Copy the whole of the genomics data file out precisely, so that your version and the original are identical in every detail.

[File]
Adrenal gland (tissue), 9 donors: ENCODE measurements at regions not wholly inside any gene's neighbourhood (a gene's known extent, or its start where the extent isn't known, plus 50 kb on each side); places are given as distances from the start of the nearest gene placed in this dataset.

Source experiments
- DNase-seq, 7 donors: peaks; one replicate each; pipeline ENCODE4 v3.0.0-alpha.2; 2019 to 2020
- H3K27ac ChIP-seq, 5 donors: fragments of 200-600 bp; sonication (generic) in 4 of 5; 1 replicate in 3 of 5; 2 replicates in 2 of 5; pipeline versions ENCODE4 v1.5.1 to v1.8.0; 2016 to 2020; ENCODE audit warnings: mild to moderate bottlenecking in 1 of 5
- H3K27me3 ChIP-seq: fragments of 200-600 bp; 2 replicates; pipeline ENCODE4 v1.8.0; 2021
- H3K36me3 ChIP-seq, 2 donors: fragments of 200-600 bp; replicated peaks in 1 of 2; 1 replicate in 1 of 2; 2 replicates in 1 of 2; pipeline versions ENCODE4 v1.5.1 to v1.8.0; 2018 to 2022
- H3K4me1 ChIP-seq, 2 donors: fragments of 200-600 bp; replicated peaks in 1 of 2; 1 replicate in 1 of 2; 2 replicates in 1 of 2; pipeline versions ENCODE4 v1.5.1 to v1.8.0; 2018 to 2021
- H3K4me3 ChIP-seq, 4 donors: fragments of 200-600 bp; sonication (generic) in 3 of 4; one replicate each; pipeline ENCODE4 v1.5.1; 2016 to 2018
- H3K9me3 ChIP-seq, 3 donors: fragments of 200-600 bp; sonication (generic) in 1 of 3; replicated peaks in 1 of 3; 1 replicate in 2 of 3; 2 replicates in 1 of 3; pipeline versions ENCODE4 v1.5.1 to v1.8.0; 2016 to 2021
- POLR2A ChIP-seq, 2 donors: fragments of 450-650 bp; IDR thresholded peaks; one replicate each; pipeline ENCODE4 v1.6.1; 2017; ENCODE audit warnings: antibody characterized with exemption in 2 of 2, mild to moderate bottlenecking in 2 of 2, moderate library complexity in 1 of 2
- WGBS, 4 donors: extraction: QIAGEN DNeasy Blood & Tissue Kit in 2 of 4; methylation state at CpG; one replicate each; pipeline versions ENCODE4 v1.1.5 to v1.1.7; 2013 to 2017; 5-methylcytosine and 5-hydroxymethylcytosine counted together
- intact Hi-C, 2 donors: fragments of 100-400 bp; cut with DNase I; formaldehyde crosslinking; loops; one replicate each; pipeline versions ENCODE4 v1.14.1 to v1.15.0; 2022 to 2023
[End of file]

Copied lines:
Adrenal gland (tissue), 9 donors: ENCODE measurements at regions not wholly inside any gene's neighbourhood (a gene's known extent, or its start where the extent isn't known, plus 50 kb on each side); places are given as distances from the start of the nearest gene placed in this dataset.

Source experiments
- DNase-seq, 7 donors: peaks; one replicate each; pipeline ENCODE4 v3.0.0-alpha.2; 2019 to 2020
- H3K27ac ChIP-seq, 5 donors: fragments of 200-600 bp; sonication (generic) in 4 of 5; 1 replicate in 3 of 5; 2 replicates in 2 of 5; pipeline versions ENCODE4 v1.5.1 to v1.8.0; 2016 to 2020; ENCODE audit warnings: mild to moderate bottlenecking in 1 of 5
- H3K27me3 ChIP-seq: fragments of 200-600 bp; 2 replicates; pipeline ENCODE4 v1.8.0; 2021
- H3K36me3 ChIP-seq, 2 donors: fragments of 200-600 bp; replicated peaks in 1 of 2; 1 replicate in 1 of 2; 2 replicates in 1 of 2; pipeline versions ENCODE4 v1.5.1 to v1.8.0; 2018 to 2022
- H3K4me1 ChIP-seq, 2 donors: fragments of 200-600 bp; replicated peaks in 1 of 2; 1 replicate in 1 of 2; 2 replicates in 1 of 2; pipeline versions ENCODE4 v1.5.1 to v1.8.0; 2018 to 2021
- H3K4me3 ChIP-seq, 4 donors: fragments of 200-600 bp; sonication (generic) in 3 of 4; one replicate each; pipeline ENCODE4 v1.5.1; 2016 to 2018
- H3K9me3 ChIP-seq, 3 donors: fragments of 200-600 bp; sonication (generic) in 1 of 3; replicated peaks in 1 of 3; 1 replicate in 2 of 3; 2 replicates in 1 of 3; pipeline versions ENCODE4 v1.5.1 to v1.8.0; 2016 to 2021
- POLR2A ChIP-seq, 2 donors: fragments of 450-650 bp; IDR thresholded peaks; one replicate each; pipeline ENCODE4 v1.6.1; 2017; ENCODE audit warnings: antibody characterized with exemption in 2 of 2, mild to moderate bottlenecking in 2 of 2, moderate library complexity in 1 of 2
- WGBS, 4 donors: extraction: QIAGEN DNeasy Blood & Tissue Kit in 2 of 4; methylation state at CpG; one replicate each; pipeline versions ENCODE4 v1.1.5 to v1.1.7; 2013 to 2017; 5-methylcytosine and 5-hydroxymethylcytosine counted together
- intact Hi-C, 2 donors: fragments of 100-400 bp; cut with DNase I; formaldehyde crosslinking; loops; one replicate each; pipeline versions ENCODE4 v1.14.1 to v1.15.0; 2022 to 2023